The Air Force is seeking to expand the use of the Nevada Test and Training Range by more than 300,000 acres of public land, a plan that is raising concerns in the conservationist community.
“The Air Force published a Federal Register notice on August 25 stating that it would conduct the (Environmental Impact Study) on both renewing the existing public land withdrawal, which covers approximately 2.9 million acres, and the withdrawal and reservation for military use of another 301,507 acres of public land to expand the existing range,” the U.S. Bureau of Land Management said in announcing the plans via news release.
But “outdoor advocates are sounding the alarm” about the plan that would add to the test range, which currently covers more than 2.9 million acres in Clark, Lincoln and Nye counties, the Las Vegas-Review Journal newspaper reported Sept. 14.
Roughly 227,000 acres of the proposed expansion could restrict public access to several popular spots in the remote heart of Desert National Wildlife Refuge and a hiking trail to Hidden Forest Cabin, a century-old log structure that may have harbored Prohibition-era bootleggers, the newspaper said.
Reaction to the plan
“I’m kind of astounded,” John Hiatt, an avid hiker and longtime conservationist told the Review-Journal. “This is some of the most pristine land in Southern Nevada in terms of human impact. This would completely change that area forever.”
In a separate interview with the Tonopah Times-Bonanza &Goldfield News, Hiatt detailed some of those concerns.
“I think it’s pretty significant,” Hiatt said. “If the option is adopted that basically takes the 227,000 acres on the east side of the area of the refuge that the military now controls, if they take that, that will eventually cut off public access to the west of the Sheep Range.”
“That is where most of the public activity on the Desert National Wildlife Refuge takes place,” Hiatt added.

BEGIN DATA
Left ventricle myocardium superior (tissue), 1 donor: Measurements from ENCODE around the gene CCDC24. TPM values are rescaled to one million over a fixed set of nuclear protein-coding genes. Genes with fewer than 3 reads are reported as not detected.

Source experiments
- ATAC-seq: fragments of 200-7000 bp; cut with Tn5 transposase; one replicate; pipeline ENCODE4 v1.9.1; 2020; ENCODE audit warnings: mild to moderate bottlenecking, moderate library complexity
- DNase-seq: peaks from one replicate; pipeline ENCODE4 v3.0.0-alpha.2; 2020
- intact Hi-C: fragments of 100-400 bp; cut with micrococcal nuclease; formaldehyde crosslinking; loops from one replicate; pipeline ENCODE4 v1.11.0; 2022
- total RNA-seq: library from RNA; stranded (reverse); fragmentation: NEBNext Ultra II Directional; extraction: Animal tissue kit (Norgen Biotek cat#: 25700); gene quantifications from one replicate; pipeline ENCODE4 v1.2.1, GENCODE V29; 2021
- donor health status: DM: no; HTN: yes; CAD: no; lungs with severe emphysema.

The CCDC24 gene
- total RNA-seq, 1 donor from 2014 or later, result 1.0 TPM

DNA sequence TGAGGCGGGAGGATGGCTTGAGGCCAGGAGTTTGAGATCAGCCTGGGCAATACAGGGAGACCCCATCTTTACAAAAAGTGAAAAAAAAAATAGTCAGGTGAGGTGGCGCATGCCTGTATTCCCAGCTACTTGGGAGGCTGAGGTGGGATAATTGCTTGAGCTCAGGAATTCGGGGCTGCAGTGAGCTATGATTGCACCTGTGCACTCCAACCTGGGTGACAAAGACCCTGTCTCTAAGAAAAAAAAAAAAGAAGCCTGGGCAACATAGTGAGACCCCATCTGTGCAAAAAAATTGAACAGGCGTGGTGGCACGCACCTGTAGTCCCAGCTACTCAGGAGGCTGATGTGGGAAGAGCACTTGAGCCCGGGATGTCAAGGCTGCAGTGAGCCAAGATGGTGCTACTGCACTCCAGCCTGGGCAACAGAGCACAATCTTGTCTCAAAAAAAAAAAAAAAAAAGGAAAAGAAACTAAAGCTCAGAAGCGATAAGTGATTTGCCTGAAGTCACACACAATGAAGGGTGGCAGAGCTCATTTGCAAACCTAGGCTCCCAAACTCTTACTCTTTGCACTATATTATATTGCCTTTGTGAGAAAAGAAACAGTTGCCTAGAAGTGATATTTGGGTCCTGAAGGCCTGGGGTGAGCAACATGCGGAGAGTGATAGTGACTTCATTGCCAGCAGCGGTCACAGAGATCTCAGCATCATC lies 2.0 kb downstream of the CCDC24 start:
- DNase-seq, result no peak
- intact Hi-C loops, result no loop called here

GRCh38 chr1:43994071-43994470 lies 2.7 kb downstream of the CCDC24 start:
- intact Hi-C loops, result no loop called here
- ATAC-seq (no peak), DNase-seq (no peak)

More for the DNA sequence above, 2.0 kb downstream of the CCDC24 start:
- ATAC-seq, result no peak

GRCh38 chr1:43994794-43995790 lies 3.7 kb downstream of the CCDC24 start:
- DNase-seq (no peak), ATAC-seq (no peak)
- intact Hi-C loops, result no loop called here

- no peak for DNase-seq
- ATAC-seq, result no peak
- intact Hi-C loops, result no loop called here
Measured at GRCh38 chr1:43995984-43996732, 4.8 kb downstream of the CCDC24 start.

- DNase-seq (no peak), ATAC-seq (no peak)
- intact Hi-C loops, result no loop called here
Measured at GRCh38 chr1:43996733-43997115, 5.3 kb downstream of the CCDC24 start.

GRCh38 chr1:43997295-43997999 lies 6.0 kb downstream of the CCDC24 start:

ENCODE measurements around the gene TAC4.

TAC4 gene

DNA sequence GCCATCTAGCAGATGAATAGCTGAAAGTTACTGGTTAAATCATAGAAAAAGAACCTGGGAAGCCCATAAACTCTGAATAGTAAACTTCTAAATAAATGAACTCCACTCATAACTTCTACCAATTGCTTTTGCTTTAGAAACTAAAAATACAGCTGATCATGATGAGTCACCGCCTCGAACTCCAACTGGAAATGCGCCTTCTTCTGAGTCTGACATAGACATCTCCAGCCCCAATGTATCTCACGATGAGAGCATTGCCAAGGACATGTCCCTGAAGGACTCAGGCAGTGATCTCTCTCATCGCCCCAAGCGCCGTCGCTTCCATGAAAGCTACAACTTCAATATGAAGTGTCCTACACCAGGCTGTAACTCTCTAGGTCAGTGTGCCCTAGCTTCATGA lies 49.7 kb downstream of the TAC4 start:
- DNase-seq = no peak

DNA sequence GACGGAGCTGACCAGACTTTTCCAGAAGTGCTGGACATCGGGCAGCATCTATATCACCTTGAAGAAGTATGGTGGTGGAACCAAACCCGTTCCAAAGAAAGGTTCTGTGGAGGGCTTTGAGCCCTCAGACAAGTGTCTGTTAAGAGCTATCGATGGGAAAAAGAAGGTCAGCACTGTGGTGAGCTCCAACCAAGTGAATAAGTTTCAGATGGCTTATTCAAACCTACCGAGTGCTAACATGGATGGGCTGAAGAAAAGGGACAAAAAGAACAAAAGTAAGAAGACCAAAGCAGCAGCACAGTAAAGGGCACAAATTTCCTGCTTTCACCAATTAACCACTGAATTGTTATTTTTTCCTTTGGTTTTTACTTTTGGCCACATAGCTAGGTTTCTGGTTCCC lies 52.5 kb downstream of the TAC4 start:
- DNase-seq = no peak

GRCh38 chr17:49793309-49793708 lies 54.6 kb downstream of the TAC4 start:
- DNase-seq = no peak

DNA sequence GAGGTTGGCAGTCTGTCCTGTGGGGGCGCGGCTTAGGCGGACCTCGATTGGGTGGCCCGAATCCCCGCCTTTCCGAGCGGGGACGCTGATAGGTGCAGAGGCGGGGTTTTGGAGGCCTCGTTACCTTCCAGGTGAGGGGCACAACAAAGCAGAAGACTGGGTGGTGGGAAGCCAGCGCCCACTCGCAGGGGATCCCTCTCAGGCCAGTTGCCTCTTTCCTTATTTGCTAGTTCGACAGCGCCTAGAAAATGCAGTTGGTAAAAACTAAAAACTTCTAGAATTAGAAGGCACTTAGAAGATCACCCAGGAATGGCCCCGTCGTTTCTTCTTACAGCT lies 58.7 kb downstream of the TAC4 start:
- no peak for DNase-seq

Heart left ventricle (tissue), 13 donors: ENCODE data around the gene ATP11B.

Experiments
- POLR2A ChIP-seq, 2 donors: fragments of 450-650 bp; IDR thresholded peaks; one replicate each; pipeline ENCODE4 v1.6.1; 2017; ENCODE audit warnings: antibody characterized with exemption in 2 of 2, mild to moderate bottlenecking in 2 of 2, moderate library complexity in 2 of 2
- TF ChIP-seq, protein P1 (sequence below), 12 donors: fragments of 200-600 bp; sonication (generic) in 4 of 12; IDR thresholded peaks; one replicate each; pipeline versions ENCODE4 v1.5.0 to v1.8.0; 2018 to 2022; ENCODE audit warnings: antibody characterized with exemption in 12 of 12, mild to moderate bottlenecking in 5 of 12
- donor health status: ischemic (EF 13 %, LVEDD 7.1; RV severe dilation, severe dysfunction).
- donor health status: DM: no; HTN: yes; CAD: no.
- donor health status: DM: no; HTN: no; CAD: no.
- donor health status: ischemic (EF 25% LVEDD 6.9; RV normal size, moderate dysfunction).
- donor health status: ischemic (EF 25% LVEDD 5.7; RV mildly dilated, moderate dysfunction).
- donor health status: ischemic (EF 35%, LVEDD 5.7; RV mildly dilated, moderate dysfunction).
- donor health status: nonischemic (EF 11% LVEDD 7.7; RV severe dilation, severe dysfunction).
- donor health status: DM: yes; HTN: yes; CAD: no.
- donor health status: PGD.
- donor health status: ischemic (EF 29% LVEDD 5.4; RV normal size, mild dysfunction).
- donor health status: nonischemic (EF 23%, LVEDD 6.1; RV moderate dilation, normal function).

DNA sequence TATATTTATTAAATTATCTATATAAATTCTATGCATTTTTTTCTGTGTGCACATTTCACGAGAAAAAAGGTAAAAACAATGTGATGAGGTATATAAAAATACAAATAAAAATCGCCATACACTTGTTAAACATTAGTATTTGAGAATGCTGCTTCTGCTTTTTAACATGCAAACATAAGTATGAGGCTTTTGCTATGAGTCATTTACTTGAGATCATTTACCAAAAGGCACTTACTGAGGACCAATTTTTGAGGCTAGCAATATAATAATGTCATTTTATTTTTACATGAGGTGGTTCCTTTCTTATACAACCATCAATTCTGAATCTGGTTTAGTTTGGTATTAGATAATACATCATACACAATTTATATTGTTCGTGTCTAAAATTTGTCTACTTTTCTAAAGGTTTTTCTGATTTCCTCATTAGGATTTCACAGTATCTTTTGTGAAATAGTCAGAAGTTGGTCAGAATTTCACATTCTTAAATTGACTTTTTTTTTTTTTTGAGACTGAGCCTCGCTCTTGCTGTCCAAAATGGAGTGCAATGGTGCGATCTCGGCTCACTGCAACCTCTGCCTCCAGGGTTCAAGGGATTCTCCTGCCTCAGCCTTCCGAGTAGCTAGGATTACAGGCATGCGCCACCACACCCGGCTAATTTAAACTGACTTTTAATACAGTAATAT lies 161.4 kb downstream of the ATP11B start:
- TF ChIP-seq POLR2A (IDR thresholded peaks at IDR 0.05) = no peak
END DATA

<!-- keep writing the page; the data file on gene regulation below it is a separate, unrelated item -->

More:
A Sept. 18 Review-Journal editorial pinpointed much of the proposed expansion to a rural corridor running west of U.S. Highway 93 and north of Las Vegas. Before the test range can be expanded, an environmental study is needed. In addition, public hearings are planned for Beatty, Tonopah, Caliente, Alamo and North Las Vegas.
“Based on the environmental analysis, the Secretary of the Interior will make a recommendation to Congress” on the proposal, the BLM’s statement said of the process. “However, Congress, not the Secretary, will make the final decision on both the requested extension and proposed expansion.”
The Air Force also seeks to extend use of the existing test range. The current arrangement expires in 2021.
A closer look
In announcing the Air Force’s request Sept. 1, the BLM also reports that:
■ The Air Force expansion would also overlap a designated energy transmission corridor in two locations (Beatty and near Tule Springs National Monument), the current Vegas to Reno off-highway race course and proposed mountain bike and hiking trails in the Beatty area.
■ The BLM, the U.S. Fish and Wildlife Service, the U.S. Department of Energy and the Nevada Department of Wildlife will take part in preparation of the environmental analysis.
■ The Air Force will consider existing uses of the expansion area.
■ Of the 301,507 additional acres the Air Force is seeking, about 266,000 acres are managed for desert bighorn sheep by the U.S. Fish and Wildlife Service as part of the Desert National Wildlife Refuge.
“The Nevada Test and Training Range already includes much of this refuge’s land,” the BLM statement said. “More than 35,000 acres of the expansion area are managed by the BLM.”
Contact reporter David Jacobs at email@example.com